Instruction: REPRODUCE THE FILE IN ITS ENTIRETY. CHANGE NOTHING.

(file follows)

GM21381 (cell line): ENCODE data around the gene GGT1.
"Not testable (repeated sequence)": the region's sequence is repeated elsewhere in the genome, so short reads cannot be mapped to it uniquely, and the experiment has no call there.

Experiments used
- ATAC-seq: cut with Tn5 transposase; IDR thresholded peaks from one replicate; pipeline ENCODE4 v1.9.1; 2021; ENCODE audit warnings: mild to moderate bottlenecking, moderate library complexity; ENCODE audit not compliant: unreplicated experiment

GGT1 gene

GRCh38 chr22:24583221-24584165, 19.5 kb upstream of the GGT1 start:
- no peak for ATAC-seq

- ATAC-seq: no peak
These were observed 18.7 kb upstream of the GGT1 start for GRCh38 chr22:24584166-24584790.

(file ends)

GM21381 (cell line): ENCODE data around the gene GGT1.
"Not testable (repeated sequence)": the region's sequence is repeated elsewhere in the genome, so short reads cannot be mapped to it uniquely, and the experiment has no call there.

Experiments used
- ATAC-seq: cut with Tn5 transposase; IDR thresholded peaks from one replicate; pipeline ENCODE4 v1.9.1; 2021; ENCODE audit warnings: mild to moderate bottlenecking, moderate library complexity; ENCODE audit not compliant: unreplicated experiment

GGT1 gene

GRCh38 chr22:24583221-24584165, 19.5 kb upstream of the GGT1 start:
- no peak for ATAC-seq

- ATAC-seq: no peak
These were observed 18.7 kb upstream of the GGT1 start for GRCh38 chr22:24584166-24584790.